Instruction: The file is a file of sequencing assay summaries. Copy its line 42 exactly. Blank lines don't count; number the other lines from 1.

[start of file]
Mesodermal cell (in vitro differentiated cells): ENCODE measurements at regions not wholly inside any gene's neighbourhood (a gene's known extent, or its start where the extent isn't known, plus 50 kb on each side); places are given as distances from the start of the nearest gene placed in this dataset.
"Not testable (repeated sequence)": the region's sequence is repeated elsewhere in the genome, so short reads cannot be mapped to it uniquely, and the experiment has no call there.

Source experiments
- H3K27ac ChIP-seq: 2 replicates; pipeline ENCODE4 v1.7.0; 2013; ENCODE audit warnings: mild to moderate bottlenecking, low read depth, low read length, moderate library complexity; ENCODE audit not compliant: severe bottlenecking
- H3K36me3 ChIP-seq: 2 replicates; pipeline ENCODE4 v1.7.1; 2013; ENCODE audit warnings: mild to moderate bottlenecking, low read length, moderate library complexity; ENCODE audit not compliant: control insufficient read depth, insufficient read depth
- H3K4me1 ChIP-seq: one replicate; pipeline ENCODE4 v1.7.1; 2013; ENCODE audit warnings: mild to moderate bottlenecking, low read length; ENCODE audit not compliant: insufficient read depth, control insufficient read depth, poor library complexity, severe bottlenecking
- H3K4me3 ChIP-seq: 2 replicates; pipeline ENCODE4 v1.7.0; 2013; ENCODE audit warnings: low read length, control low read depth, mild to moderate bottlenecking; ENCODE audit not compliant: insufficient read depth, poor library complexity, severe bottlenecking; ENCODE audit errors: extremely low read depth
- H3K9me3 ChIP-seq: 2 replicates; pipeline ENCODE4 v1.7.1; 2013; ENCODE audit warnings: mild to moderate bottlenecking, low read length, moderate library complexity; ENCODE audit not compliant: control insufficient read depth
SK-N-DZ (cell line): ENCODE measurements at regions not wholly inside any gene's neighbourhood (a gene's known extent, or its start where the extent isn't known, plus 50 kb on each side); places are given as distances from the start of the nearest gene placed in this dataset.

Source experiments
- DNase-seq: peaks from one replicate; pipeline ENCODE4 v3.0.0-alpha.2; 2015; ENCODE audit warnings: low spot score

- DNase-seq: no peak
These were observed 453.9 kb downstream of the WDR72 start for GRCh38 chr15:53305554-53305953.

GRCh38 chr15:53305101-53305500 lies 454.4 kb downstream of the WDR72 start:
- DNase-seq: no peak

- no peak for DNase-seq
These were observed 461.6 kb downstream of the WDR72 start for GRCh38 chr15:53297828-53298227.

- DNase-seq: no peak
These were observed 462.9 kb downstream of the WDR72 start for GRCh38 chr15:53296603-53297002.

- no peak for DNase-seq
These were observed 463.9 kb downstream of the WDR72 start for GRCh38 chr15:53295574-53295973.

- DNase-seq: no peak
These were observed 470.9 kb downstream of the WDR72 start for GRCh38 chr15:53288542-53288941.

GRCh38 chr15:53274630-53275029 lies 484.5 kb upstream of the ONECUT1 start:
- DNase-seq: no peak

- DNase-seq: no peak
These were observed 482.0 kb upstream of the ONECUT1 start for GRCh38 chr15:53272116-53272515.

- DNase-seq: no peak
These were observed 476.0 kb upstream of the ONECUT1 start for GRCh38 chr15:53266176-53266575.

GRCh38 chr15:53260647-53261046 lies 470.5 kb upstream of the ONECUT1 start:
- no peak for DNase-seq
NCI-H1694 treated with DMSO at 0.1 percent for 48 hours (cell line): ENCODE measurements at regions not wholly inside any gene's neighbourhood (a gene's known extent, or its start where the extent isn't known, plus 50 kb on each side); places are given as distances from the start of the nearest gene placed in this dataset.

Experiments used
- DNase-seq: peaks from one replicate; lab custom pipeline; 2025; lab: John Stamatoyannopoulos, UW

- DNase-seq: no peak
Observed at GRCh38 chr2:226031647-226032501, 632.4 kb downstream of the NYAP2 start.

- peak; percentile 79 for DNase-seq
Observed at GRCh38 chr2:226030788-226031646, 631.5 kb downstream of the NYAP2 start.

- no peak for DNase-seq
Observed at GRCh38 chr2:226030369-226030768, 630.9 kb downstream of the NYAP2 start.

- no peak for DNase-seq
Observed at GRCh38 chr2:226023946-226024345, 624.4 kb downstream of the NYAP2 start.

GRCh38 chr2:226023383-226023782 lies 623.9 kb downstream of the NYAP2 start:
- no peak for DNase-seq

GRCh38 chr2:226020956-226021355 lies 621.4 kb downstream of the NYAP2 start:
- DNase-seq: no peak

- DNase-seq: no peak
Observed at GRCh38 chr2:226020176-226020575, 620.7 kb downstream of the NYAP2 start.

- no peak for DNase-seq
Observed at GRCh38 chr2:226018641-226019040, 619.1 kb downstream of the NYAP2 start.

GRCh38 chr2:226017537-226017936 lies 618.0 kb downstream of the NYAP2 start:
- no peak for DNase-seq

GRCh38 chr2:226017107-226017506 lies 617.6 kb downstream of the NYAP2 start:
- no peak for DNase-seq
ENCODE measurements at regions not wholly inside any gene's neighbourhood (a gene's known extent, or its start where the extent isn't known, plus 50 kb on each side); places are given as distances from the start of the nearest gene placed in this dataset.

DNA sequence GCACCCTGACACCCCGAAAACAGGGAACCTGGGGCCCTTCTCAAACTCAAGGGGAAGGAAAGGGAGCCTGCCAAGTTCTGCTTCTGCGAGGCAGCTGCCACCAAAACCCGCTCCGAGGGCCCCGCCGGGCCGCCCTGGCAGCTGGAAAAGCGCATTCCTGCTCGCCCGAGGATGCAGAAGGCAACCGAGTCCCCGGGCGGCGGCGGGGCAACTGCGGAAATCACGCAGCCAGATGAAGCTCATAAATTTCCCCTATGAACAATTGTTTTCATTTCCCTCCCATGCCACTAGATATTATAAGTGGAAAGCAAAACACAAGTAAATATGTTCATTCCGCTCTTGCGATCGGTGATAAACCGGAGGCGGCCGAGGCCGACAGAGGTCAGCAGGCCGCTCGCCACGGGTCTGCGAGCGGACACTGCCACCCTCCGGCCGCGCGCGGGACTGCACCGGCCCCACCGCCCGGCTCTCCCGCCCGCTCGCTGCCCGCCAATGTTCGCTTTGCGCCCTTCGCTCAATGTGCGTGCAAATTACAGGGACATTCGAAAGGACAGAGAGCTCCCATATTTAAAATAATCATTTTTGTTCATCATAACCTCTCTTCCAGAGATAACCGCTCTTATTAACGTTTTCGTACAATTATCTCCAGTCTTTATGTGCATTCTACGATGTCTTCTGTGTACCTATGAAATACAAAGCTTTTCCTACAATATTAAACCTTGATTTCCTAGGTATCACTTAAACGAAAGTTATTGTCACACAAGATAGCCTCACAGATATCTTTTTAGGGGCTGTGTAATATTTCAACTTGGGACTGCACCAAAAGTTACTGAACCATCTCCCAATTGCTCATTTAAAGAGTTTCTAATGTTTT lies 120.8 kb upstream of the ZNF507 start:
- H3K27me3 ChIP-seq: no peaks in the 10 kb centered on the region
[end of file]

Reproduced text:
Observed at GRCh38 chr2:226023946-226024345, 624.4 kb downstream of the NYAP2 start.